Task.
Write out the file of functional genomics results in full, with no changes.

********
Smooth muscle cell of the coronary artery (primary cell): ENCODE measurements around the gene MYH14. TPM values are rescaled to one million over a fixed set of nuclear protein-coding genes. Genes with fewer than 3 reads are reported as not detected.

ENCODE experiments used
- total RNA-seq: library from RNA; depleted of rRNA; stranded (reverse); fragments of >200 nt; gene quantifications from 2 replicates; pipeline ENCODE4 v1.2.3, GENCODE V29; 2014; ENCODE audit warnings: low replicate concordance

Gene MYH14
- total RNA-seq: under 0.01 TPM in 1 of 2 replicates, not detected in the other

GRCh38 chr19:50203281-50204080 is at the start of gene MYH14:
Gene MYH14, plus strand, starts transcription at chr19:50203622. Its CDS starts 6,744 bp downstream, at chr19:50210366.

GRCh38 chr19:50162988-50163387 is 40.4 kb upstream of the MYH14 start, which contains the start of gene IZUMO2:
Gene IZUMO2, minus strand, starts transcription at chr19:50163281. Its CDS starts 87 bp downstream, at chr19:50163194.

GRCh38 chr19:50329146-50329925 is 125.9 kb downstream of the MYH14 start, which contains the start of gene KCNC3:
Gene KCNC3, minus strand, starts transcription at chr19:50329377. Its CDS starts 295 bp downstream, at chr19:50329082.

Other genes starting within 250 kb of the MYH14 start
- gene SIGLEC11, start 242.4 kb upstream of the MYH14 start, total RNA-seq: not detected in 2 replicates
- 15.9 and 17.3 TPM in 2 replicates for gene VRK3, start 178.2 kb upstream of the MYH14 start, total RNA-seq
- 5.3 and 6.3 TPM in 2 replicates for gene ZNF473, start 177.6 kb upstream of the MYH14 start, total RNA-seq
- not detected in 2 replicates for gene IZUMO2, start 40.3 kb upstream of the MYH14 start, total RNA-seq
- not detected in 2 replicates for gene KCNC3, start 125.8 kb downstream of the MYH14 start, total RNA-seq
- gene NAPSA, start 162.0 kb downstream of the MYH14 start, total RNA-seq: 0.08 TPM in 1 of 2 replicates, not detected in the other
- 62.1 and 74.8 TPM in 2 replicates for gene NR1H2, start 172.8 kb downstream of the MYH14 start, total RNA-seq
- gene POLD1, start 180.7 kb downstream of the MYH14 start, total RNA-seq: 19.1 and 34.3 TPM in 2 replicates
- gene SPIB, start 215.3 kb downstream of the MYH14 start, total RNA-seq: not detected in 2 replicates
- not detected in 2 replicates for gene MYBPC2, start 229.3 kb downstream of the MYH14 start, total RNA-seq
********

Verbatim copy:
Smooth muscle cell of the coronary artery (primary cell): ENCODE measurements around the gene MYH14. TPM values are rescaled to one million over a fixed set of nuclear protein-coding genes. Genes with fewer than 3 reads are reported as not detected.

ENCODE experiments used
- total RNA-seq: library from RNA; depleted of rRNA; stranded (reverse); fragments of >200 nt; gene quantifications from 2 replicates; pipeline ENCODE4 v1.2.3, GENCODE V29; 2014; ENCODE audit warnings: low replicate concordance

Gene MYH14
- total RNA-seq: under 0.01 TPM in 1 of 2 replicates, not detected in the other

GRCh38 chr19:50203281-50204080 is at the start of gene MYH14:
Gene MYH14, plus strand, starts transcription at chr19:50203622. Its CDS starts 6,744 bp downstream, at chr19:50210366.

GRCh38 chr19:50162988-50163387 is 40.4 kb upstream of the MYH14 start, which contains the start of gene IZUMO2:
Gene IZUMO2, minus strand, starts transcription at chr19:50163281. Its CDS starts 87 bp downstream, at chr19:50163194.

GRCh38 chr19:50329146-50329925 is 125.9 kb downstream of the MYH14 start, which contains the start of gene KCNC3:
Gene KCNC3, minus strand, starts transcription at chr19:50329377. Its CDS starts 295 bp downstream, at chr19:50329082.

Other genes starting within 250 kb of the MYH14 start
- gene SIGLEC11, start 242.4 kb upstream of the MYH14 start, total RNA-seq: not detected in 2 replicates
- 15.9 and 17.3 TPM in 2 replicates for gene VRK3, start 178.2 kb upstream of the MYH14 start, total RNA-seq
- 5.3 and 6.3 TPM in 2 replicates for gene ZNF473, start 177.6 kb upstream of the MYH14 start, total RNA-seq
- not detected in 2 replicates for gene IZUMO2, start 40.3 kb upstream of the MYH14 start, total RNA-seq
- not detected in 2 replicates for gene KCNC3, start 125.8 kb downstream of the MYH14 start, total RNA-seq
- gene NAPSA, start 162.0 kb downstream of the MYH14 start, total RNA-seq: 0.08 TPM in 1 of 2 replicates, not detected in the other
- 62.1 and 74.8 TPM in 2 replicates for gene NR1H2, start 172.8 kb downstream of the MYH14 start, total RNA-seq
- gene POLD1, start 180.7 kb downstream of the MYH14 start, total RNA-seq: 19.1 and 34.3 TPM in 2 replicates
- gene SPIB, start 215.3 kb downstream of the MYH14 start, total RNA-seq: not detected in 2 replicates
- not detected in 2 replicates for gene MYBPC2, start 229.3 kb downstream of the MYH14 start, total RNA-seq